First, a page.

Early Leaders of the Washington University Program in Physical Therapy

The Washington University School of Medicine’s Program in Physical Therapy benefited greatly from the contributions made by two of its longest serving faculty members, Beatrice F. Schulz and Lorraine F. Lake.

Beatrice F. Schulz
Beatrice F. Schulz

Beatrice F. Schulz was among the first class of seven to graduate from the Barnes Hospital School for Physical Therapy Technicians in September 1942. A former occupational therapist, Schulz was appointed Technical Director of the School in 1943. Schulz remained director when the Barnes School’s certificate program was replaced by Washington University’s baccalaureate Program in Physical Therapy in 1948. Schulz served as director of the program until she retired in June 1977 as associate professor emeritus. The Washington University Program in Physical Therapy annually recognizes a graduate with exceptional clinical skills with the Beatrice Schulz Award. The school’s Physical Therapy Resource Center is named in her honor. In 1975 Schulz was recognized for her contributions to the American Physical Therapy Association with the organization’s Lucy Blair Service Award. Schulz died in May 1999 at the age of 87.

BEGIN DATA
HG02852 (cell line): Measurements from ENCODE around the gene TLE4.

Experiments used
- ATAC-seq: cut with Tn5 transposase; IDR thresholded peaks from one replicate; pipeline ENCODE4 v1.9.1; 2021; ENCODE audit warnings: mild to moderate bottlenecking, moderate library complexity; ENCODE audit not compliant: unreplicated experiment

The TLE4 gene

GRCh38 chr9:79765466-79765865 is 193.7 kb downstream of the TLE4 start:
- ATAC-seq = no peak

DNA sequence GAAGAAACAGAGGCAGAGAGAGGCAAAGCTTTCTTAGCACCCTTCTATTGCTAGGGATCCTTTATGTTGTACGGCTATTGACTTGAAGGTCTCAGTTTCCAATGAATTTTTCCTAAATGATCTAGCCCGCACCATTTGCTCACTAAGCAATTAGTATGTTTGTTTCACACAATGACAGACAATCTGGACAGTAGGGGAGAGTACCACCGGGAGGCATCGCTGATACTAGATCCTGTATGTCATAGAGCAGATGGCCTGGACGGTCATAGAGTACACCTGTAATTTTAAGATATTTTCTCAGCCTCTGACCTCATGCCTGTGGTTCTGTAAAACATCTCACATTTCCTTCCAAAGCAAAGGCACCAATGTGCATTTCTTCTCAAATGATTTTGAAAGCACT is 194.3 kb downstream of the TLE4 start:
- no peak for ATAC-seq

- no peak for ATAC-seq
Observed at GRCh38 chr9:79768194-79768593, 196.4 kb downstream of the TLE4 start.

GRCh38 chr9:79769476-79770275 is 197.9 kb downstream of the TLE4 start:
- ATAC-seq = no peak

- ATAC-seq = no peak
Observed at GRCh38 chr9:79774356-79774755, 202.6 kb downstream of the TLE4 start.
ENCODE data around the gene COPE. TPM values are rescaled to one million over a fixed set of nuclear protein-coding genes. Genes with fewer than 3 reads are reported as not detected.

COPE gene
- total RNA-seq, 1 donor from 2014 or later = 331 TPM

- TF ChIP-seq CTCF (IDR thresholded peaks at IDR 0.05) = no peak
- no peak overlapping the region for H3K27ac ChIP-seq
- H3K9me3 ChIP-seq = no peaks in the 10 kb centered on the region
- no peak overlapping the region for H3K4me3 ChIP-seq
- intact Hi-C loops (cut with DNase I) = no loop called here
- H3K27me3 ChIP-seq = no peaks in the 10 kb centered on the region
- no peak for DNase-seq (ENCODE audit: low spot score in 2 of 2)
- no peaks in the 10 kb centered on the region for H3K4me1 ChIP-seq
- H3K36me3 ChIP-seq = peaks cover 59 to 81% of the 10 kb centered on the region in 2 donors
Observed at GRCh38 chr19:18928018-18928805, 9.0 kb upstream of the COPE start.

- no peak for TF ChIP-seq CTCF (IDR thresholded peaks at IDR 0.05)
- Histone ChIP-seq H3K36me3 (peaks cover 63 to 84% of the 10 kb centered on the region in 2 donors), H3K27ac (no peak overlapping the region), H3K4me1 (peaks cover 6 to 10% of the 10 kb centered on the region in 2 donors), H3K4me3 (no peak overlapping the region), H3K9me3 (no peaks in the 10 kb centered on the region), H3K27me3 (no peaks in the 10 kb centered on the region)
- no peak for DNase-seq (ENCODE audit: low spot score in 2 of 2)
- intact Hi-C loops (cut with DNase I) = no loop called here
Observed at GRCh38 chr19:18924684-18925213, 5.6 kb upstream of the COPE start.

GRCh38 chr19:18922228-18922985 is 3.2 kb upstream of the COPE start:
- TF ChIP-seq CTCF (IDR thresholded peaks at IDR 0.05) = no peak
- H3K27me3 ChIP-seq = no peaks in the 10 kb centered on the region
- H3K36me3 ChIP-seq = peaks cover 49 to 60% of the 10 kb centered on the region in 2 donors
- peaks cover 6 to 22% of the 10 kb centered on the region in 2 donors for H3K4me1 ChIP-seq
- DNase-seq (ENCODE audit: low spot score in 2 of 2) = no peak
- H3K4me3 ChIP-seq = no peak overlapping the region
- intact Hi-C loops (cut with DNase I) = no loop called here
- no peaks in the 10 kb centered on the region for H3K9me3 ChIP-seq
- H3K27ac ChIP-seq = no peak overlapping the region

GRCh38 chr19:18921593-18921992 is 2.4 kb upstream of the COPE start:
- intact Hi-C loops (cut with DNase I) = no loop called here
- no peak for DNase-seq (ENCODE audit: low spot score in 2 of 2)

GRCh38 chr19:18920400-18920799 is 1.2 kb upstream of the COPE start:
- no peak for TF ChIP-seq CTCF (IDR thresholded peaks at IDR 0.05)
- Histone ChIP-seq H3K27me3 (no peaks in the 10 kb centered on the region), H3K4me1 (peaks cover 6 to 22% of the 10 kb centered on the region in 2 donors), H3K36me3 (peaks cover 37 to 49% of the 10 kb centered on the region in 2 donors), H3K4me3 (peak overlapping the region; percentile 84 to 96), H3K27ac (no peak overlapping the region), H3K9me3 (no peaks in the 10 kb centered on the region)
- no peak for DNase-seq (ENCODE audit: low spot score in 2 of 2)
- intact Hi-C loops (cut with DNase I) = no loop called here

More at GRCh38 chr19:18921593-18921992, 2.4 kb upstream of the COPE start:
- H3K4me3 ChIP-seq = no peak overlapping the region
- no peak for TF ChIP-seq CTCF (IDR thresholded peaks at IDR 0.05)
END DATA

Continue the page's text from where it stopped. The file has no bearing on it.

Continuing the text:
Lorraine F. Lake
Lorraine F. Lake, 1959

Lorraine F. Lake was a member of the last class of 12 students to graduate from the Barnes Hospital School for Physical Therapy in 1948. She then joined the faculty as an assistant in the Washington University Program in Physical Therapy. Lake continued her education, receiving a bachelor’s of science in 1950, a master’s degree in 1954, and a Ph.D. in 1962 from Washington University. Lake held joint appointments in the Program in Physical Therapy and the Department of Anatomy, first as instructor and, beginning in 1958, as assistant professor. She also joined the Department of Preventive Medicine and Public Health as an assistant professor in 1971. From 1961 until 1979 Lorraine Lake served as the associate director of the Irene Walter Johnson Institute of Rehabilitation. In 1980 Lake retired as assistant professor emeritus. In the mid-1960s Dr. Lake traveled throughout Europe and the United States inspecting Air Force hospitals as the National Civilian Consultant in Physical Therapy and Occupational Therapy to the Surgeon General of the U.S. Air Force. The Washington University Program in Physical Therapy established a scholarship fund in Lake’s name given to a second-year student who exemplifies the highest professional and personal values, promise and performance. Lake died in December 2000, at the age of 82 from complications of a stroke.